Child safety in and around cars

Mother with her child putting groceries in her car from her shopping cart.

Buckling your child up is just one way to help prevent injuries. It’s also important to be aware of the other hazards cars can pose to kids. Preventing backover and frontover incidents, heat stroke and trunk entrapment are just as important to keeping your kids safe in and around vehicles. Below are some resources to help you keep your kids safe.

Preventing hyperthermia (also known as heatstroke) with: Avoid, Create and Take (A.C.T.)

Young children are particularly at risk, as their bodies heat up three to five times faster than an adults. Since 1998, at least 600 children across the United States have died from heatstroke when left in a vehicle.

Avoid heat stroke-related injury and death

  • Heat stroke can happy anytime, anywhere.
  • Never leaving your child alone in the car, even for a minute.
  • Consistently lock unattended vehicle doors and trunks. Keep keys and remote entry fobs out of children’s sight and reach.
  • Teach kids that trunks are for transporting cargo and are NOT safe places to play.

Create reminders and habits that give you and your child’s caregiver a safety net

  • Establish a peace-of-mind plan. When you drop off your child, make a habit of calling or texting all other caregivers, so all of you know where your child is at all times.
  • Place a purse, briefcase, gym bag, cell phone or an item that is needed at your next stop in a back seat.
  • Set the alarm on your cell phone or computer calendar as a reminder to drop your child off at childcare.

Take action if you see an unattended child in a vehicle

  • Dial 911 immediately and follow the instructions that emergency personnel provide – they are trained to respond to these situations. One call could save a life.

Preventing trunk entrapment

  • Always lock a vehicle’s doors and trunk- especially when parked in the driveway or near the home – and keep keys out of children’s sight and reach.
  • If a child is missing, check vehicles and trunks first.
  • If you see an unattended child in a car dial 911 immediately.
  • Be aware of child-resistant locks.Teach older children how to disable the driver’s door locks should they become unintentionally entrapped in a motor vehicle. A toddler will not know to climb into the front seat to climb out of the vehicle.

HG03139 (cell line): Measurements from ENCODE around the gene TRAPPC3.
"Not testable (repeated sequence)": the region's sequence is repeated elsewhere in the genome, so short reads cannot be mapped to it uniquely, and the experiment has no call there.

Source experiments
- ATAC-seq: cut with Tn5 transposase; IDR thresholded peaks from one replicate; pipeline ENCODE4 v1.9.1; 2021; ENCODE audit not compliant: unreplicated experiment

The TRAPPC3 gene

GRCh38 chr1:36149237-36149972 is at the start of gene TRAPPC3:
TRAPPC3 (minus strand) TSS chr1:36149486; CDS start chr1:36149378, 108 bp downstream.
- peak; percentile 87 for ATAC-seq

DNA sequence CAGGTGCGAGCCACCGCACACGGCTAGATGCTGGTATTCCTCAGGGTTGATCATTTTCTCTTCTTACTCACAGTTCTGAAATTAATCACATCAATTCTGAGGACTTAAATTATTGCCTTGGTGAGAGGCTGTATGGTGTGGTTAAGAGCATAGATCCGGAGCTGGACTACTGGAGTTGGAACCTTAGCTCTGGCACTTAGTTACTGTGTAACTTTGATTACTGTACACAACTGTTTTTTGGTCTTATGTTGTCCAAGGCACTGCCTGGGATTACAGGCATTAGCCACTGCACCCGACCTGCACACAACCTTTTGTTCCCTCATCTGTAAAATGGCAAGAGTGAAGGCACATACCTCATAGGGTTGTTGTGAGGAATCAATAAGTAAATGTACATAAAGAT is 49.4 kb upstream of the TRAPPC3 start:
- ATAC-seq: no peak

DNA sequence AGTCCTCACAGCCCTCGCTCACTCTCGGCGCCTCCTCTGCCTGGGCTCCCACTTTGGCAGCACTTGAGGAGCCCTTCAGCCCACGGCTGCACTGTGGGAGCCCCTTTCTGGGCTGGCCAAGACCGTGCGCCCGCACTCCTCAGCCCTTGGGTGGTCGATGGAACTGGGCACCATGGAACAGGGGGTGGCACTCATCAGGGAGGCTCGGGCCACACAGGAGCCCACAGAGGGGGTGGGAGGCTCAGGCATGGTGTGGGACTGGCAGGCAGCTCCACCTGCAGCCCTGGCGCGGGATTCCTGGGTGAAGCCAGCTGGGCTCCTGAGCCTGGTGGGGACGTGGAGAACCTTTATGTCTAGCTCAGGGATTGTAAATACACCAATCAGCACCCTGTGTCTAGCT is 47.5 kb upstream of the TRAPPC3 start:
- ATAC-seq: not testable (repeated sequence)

• If you find your child in a locked car,get him out and dial 911 or your local emergency number immediately to check for signs of heat stroke.
  • Teach children that trunks are only used to transport cargo and are not safe places to play.
  • Show older children how to locate and use the emergency trunk release found in newer cars.
  • Keep the rear fold-down seats closed to help prevent kids from getting into the trunk from inside the car.

Spot the tot

Danger can come from any direction, and parents must be aware of the risk of "backover" or "frontover" incidents.Many of these preventable injuries and deaths occur in driveways or parking lots when drivers are unaware children are near vehicles. Tragically, these drivers are often family members or friends of the injured child.

Parents, caregivers, drivers, and kids can all do their part to make sure that children do not share the same space as vehicles.

  • Walk all the way around your parked vehicle to check for children - or anything that can attract a child like pets or toys - under or behind your vehicle before getting in and starting the engine.
  • Accompany young children when they get in and out of a vehicle.
  • Identify and use safe play areas for children away from parked or moving vehicles.Block driveways so cars cannot enter and exit.
  • Designate a safe spot within a driver’s sight for children to wait when nearby vehicles are about to move.
  • Firmly hold the hand of each child when walking near moving vehicles and when in driveways, in parking lots or on sidewalks.

Safe Kids USA videos

How to Prevent Trunk Entrapment

How to Spot the Tot

Why You Never Leave Your Child Alone



Useful websites